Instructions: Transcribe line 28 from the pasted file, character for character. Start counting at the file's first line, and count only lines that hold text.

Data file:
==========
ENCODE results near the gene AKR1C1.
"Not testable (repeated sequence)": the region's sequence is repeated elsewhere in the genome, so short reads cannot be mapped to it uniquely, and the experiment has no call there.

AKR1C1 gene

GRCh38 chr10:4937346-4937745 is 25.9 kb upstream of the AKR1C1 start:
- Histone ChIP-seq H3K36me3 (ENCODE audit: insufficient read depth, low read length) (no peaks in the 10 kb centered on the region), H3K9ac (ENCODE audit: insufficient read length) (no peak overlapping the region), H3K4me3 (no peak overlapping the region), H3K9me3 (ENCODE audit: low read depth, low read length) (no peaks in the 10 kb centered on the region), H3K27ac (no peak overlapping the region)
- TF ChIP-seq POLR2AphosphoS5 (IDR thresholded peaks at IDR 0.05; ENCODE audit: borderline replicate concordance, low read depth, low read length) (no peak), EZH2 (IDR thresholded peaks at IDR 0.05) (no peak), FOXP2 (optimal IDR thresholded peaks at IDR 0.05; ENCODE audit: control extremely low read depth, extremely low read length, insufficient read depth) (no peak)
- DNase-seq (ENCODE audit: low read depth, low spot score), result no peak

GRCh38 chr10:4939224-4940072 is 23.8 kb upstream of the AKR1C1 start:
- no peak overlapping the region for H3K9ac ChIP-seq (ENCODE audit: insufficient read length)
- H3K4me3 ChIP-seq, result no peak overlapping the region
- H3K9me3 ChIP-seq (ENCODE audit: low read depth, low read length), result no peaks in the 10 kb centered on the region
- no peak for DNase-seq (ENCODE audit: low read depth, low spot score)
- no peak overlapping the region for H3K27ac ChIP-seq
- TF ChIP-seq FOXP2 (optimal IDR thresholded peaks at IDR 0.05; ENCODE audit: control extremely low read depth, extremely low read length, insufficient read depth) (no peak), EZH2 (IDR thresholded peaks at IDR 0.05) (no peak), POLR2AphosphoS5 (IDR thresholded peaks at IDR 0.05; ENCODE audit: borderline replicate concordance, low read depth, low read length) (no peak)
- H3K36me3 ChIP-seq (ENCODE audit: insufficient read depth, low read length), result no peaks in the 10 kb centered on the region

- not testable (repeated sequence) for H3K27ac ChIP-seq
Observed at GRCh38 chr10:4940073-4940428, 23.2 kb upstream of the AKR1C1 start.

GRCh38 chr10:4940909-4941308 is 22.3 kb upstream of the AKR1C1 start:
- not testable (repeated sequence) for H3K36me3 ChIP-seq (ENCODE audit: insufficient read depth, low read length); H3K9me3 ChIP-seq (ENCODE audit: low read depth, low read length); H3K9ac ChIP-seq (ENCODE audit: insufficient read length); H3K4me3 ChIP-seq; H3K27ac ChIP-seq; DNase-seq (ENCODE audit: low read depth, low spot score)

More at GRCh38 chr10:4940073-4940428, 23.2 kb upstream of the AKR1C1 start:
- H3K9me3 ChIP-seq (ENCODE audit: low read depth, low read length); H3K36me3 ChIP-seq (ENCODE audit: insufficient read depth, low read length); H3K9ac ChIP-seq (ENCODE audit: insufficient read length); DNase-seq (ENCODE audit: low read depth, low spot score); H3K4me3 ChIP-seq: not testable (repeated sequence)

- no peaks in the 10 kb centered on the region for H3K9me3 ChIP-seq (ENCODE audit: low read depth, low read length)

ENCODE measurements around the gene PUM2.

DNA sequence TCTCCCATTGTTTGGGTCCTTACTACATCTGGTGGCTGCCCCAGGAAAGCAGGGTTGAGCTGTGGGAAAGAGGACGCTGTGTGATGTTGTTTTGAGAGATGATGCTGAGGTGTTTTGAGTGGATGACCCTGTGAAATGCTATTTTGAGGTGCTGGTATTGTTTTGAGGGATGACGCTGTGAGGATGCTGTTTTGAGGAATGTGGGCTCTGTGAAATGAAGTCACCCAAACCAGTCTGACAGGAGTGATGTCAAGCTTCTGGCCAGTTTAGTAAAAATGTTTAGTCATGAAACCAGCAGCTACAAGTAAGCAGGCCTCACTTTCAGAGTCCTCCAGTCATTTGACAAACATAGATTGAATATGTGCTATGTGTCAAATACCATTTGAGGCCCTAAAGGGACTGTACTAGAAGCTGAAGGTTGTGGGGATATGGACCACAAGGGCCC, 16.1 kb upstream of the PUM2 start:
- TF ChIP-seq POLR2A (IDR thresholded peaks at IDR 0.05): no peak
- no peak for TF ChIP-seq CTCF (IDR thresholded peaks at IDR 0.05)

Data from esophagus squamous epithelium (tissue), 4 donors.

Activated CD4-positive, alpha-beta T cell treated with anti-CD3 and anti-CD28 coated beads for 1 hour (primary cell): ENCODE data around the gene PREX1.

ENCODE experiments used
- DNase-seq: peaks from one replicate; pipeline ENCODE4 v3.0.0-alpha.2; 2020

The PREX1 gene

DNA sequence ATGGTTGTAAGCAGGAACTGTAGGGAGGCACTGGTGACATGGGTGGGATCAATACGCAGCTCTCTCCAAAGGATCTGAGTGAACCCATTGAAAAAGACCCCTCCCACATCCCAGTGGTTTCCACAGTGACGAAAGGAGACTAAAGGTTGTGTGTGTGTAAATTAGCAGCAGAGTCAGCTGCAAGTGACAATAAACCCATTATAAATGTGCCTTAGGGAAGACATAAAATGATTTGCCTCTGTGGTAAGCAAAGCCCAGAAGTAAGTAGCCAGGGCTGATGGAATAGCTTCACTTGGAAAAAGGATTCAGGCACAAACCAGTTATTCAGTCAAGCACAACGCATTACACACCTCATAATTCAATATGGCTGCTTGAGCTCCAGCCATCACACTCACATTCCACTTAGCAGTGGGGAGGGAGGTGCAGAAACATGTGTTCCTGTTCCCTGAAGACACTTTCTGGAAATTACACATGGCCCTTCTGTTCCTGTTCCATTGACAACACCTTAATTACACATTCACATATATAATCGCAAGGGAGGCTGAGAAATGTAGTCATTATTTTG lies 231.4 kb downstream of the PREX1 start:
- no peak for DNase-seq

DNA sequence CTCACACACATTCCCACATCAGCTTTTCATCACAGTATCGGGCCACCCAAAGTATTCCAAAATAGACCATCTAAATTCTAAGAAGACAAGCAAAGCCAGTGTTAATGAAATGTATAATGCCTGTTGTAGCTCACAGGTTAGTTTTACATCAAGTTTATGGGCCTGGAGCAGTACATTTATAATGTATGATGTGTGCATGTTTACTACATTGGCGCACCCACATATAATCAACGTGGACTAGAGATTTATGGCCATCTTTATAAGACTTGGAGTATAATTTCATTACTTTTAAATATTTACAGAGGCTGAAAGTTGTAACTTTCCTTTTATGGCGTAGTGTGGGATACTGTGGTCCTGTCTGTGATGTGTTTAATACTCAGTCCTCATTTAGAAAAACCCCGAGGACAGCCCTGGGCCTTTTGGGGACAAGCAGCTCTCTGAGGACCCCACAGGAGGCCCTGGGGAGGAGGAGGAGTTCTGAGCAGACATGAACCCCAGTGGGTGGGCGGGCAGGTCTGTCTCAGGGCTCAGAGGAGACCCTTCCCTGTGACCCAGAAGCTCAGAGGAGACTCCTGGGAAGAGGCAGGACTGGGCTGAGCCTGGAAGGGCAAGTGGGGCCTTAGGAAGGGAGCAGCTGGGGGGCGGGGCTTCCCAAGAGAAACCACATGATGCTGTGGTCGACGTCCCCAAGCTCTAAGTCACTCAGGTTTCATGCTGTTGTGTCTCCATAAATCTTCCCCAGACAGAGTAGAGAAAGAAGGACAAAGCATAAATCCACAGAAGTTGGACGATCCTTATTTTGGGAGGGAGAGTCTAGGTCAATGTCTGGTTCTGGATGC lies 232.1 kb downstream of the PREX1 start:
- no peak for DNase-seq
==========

Activated CD4-positive, alpha-beta T cell treated with anti-CD3 and anti-CD28 coated beads for 1 hour (primary cell): ENCODE data around the gene PREX1.